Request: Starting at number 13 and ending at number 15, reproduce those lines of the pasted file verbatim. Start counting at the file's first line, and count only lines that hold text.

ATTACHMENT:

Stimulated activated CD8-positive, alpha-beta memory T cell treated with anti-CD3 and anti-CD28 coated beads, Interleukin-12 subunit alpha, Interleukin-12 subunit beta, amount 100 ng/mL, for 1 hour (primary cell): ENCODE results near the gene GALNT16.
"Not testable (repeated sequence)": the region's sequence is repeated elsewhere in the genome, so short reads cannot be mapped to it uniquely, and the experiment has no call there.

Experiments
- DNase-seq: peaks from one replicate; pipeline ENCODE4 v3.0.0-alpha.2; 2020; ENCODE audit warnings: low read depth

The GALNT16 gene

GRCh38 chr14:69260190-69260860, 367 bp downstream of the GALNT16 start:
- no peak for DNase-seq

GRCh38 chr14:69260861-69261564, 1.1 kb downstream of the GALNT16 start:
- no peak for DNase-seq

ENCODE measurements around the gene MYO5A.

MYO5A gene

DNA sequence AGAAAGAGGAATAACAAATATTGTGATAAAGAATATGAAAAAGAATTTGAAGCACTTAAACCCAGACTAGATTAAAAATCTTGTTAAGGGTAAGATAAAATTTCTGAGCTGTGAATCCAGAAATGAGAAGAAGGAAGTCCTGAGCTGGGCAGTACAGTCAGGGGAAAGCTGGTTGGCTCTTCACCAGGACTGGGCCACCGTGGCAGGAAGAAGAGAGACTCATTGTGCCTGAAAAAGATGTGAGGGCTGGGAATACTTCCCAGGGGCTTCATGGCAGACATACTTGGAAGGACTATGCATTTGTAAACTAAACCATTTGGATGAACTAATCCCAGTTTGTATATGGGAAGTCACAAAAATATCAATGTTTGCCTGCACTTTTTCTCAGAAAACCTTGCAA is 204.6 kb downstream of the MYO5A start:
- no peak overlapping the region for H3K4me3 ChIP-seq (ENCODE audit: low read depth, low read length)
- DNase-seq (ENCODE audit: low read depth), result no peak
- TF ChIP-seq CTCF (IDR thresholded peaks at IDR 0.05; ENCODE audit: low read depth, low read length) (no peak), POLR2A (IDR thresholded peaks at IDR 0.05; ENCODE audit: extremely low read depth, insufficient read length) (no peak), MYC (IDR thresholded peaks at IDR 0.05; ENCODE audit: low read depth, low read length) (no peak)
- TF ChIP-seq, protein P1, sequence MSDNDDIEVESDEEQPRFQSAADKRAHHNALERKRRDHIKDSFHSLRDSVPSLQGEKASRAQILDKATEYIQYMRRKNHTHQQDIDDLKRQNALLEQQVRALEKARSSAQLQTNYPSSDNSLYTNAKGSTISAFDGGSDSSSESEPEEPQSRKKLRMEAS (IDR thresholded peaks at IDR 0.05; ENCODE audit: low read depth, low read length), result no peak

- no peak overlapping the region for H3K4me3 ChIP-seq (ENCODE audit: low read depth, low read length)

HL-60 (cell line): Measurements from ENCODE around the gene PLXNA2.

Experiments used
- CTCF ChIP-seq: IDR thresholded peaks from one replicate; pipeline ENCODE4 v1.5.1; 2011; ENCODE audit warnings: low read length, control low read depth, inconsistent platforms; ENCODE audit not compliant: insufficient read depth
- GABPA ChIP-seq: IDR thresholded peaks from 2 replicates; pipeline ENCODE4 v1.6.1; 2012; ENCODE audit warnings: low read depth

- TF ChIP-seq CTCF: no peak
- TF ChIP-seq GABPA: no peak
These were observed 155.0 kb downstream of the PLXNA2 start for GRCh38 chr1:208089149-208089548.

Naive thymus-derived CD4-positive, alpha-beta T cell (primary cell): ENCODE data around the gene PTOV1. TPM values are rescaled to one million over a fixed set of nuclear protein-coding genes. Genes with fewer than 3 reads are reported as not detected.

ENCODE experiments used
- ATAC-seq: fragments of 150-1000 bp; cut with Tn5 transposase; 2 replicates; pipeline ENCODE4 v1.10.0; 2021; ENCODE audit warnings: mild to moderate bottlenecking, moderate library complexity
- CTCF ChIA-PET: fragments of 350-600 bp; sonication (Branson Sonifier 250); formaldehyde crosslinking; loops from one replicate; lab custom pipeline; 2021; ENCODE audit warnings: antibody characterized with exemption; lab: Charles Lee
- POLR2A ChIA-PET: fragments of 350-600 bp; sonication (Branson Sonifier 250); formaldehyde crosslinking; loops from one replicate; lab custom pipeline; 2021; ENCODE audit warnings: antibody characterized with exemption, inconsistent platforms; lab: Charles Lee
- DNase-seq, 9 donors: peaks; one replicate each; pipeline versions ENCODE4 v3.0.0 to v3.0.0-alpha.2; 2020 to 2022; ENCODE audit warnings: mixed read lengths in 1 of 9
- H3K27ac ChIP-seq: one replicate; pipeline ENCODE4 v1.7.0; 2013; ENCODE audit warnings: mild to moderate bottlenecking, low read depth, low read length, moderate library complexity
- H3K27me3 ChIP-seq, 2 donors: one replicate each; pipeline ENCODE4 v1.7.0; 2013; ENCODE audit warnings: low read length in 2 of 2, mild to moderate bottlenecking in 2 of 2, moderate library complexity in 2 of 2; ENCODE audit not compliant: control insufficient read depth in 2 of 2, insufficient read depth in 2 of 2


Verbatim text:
- no peak overlapping the region for H3K4me3 ChIP-seq (ENCODE audit: low read depth, low read length)
- DNase-seq (ENCODE audit: low read depth), result no peak
- TF ChIP-seq CTCF (IDR thresholded peaks at IDR 0.05; ENCODE audit: low read depth, low read length) (no peak), POLR2A (IDR thresholded peaks at IDR 0.05; ENCODE audit: extremely low read depth, insufficient read length) (no peak), MYC (IDR thresholded peaks at IDR 0.05; ENCODE audit: low read depth, low read length) (no peak)